On Friday night, Donald Trump called the coronavirus epidemic a “hoax” by Democrats who “failed” to bring him down over his collusion with Russia, or the extortion of Ukraine that led to his impeachment. After weeks of downplaying the threat, of ignoring the spread around the world, and of demonstrating that his concerns begin and end with the stock market, Trump has moved on to the next stage of how he is handling the COVID-19 issue — affixing the blame.

On a rally stage in South Carolina, Trump took his statement that he could kill Americans and get away with it out of the realm of theory and put it into practice. The people that he murdered might not be dead yet, but his words on that stage have killed them as certainly as if he lined them up on Fifth Avenue and opened fire.

Trump has criminally underplayed the importance of emergency preparations of all kinds. His gutted White House has disposed of epidemiologists and emergency response specialists from the National Security Council, CDC, and elsewhere — for reasons that don’t seem to be much more defined than Trump’s lifelong hatred of having people around who know that what is doing is foolish.

During his positively incoherent press event on Thursday, Trump already knew that there were sixty cases of coronavirus within the United States. More importantly, he knew that the CDC had just identified the first case of “community spread” in the country — a case that didn’t come in from overseas, and wasn’t obviously tied to someone who had caught it outside the country. Before his speech in South Carolina, three more cases had been identified, including another case of community spread. However, Trump insisted on telling his rally audience that there were still only “fifteen cases in this huge country.”

Trump took credit for this “pretty amazing” imaginary victory, claiming it was because he “moved early.” But it’s clear that Trump wants to declare the win … won. And everything that happens from now on can’t be blamed on him.

Trump: “Now the Democrats are politicizing the coronavirus. You know that … coronavirus. We did one of the great jobs, you say, ‘How’s President Trump doing?’ They say, ‘Oh, not good. Not good.’ They have no clue. They don’t have any clue.  … They tried to beat you on ‘Russia, Russia, Russia,’ that didn’t work out to well. They tried the impeachment hoax. That was on a perfect conversation. They tried anything. They tried over and over. They been doing it since you got in. It’s all turning, they lost, it’s all turning. Think of it. Think of it. And this is their new hoax.”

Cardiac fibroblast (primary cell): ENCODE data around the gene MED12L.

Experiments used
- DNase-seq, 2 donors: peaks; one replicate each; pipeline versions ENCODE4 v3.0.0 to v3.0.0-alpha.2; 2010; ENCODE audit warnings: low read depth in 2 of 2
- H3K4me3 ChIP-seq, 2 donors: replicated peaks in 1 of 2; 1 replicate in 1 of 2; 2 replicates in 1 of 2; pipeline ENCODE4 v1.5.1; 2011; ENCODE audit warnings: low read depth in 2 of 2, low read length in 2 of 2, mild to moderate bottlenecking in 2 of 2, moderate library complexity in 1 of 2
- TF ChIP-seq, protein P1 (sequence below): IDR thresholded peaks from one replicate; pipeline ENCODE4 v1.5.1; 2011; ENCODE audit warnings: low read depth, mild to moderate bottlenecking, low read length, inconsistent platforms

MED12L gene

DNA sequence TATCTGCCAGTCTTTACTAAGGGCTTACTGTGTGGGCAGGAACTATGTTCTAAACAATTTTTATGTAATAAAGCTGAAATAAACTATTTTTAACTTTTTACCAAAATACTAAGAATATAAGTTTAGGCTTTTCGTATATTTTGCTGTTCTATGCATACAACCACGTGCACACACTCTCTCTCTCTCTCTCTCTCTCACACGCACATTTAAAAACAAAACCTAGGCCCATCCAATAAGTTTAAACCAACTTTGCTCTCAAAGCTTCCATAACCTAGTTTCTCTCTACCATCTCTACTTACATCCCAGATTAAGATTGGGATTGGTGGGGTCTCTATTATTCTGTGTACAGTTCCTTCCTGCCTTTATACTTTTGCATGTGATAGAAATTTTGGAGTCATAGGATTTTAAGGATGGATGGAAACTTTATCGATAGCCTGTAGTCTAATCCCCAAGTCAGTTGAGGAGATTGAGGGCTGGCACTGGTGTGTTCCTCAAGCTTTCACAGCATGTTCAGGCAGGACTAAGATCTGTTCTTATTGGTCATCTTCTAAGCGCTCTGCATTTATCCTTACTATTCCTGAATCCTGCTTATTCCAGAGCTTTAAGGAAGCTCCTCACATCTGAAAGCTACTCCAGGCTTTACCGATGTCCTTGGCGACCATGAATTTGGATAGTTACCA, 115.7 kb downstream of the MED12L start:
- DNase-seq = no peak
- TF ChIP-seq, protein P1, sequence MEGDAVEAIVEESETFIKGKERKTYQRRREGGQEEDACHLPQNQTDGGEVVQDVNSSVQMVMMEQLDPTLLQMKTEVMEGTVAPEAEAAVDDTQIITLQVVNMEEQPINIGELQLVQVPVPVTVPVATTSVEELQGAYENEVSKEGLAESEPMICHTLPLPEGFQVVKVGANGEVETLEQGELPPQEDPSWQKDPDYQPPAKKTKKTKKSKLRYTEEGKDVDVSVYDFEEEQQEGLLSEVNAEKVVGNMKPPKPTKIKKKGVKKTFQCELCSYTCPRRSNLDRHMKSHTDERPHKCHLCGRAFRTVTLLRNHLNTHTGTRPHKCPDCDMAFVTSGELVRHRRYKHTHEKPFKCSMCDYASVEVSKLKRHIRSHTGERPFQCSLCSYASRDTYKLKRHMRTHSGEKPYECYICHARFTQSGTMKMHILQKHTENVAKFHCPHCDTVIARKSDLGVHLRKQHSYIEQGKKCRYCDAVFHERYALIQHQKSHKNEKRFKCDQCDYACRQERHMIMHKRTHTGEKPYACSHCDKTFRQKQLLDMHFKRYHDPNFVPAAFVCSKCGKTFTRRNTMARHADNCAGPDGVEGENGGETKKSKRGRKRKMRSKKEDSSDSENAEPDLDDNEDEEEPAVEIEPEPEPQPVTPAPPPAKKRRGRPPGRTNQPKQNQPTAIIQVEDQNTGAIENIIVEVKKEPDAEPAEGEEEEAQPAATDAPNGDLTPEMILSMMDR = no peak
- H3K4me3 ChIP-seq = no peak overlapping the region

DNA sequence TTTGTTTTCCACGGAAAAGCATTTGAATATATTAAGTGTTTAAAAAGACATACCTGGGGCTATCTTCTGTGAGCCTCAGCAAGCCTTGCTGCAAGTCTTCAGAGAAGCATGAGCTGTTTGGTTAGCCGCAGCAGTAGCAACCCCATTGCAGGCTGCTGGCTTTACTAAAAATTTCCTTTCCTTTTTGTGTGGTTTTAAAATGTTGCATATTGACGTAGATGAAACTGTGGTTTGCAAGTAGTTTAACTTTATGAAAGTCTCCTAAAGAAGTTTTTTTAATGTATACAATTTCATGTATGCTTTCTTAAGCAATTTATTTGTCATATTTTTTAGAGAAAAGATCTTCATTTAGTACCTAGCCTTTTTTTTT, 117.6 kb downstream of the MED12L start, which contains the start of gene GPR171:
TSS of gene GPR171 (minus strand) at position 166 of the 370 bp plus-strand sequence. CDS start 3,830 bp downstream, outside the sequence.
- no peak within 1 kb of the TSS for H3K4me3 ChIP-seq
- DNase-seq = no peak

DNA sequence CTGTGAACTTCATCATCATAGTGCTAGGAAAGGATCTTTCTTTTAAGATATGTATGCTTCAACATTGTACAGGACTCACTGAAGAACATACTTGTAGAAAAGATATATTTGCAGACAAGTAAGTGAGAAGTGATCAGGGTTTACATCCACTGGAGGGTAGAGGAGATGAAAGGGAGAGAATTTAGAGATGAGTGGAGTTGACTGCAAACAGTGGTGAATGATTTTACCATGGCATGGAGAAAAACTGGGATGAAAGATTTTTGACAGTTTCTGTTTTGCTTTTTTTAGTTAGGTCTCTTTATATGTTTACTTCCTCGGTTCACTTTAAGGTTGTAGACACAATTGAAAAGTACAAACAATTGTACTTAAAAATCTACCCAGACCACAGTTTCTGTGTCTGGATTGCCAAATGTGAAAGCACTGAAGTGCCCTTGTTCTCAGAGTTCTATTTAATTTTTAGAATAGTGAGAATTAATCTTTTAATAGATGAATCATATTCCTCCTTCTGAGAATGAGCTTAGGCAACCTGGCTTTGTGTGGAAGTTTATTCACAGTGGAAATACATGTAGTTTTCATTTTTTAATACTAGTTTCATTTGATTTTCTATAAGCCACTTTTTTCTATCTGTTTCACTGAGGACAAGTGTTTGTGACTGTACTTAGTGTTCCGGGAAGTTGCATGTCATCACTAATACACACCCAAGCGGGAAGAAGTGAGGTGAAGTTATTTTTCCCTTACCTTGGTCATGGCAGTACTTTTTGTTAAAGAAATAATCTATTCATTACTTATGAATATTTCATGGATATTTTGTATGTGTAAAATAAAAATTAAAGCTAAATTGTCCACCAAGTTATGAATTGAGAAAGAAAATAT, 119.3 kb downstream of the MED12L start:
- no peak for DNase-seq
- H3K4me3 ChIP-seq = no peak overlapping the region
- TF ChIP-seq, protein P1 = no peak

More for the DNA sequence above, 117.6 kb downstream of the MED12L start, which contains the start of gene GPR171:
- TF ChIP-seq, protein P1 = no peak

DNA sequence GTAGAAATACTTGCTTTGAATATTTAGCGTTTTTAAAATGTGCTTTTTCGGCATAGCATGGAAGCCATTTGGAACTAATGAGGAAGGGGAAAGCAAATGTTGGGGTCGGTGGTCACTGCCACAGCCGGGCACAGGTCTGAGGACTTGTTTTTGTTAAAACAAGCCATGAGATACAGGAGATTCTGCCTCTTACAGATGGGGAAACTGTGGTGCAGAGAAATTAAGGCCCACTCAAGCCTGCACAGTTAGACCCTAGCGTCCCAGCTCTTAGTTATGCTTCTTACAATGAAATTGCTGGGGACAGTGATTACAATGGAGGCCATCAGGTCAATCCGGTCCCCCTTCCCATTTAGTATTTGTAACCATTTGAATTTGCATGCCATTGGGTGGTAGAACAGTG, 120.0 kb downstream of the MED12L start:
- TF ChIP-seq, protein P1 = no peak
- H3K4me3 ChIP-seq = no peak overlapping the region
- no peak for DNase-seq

The worst thing with Trump’s statement isn’t that it once again treats an infectious disease as a political talking point. It’s not that he’s failing to warn his listeners of the genuine threat they and their families will be facing. It’s not even that he’s dodging the blame for a response that has already proven inadequate

The worst thing is that Trump never has a worst thing. There is always more ahead. Because when confronted, he won’t admit a mistake, or apologize, or even try to sidestep. He will double down. 

And where he’s going can already be seen in the way that this story is being handled by right-wing media and by politicians who are racing to get ahead of the issue … the Republican way.

The Corona virus was man-made. Bill Gates is one of the financiers of the Wujan lab where it was being developed. I wouldn�t put it past them and by �them� I mean everyone from Adam Schiff to George Soros, Hillary Clinton and the Pope. #DeepStateCabal #KAG2020 @CIA https://t.co/NYHkEp5UHH

— JoanneWrightForCongress (@JWrightforCA34) February 24, 2020

Joanne Wright is an actual Republican candidate for Congress in the 34th California district currently held by Democratic Rep. Jimmy Gomez. Gomez won his last race with 72% of the vote … over a Green Party candidate, as Republicans didn’t even field a challenger. Wright doesn’t actually represent a threat to take away a seat in the House.

But she represents a threat all right. Her version of the coronavirus situation, with conspiracy theory ladled on top of conspiracy theory, with a heaping helping of both antisemitism and anti-Catholicism is exactly how this story is circulating in right wing channels. That may seem like the batsh#t fringe of the party. But at this point, the Trumpist party is all fringe.

Trump is already stepping onto this ground with his claim that the coronavirus is a Democratic hoax. With the stock market already in free-fall, and the disease beginning to spread across the nation in earnest, there is no place he will not go. Or at least … no place except responsible behavior and good management.

Trump in South Carolina saying Coronavirus is the "new hoax" to defeat him after impeachment "failed." pic.twitter.com/pwibjsnCT2

— Amee Vanderpool (@girlsreallyrule) February 29, 2020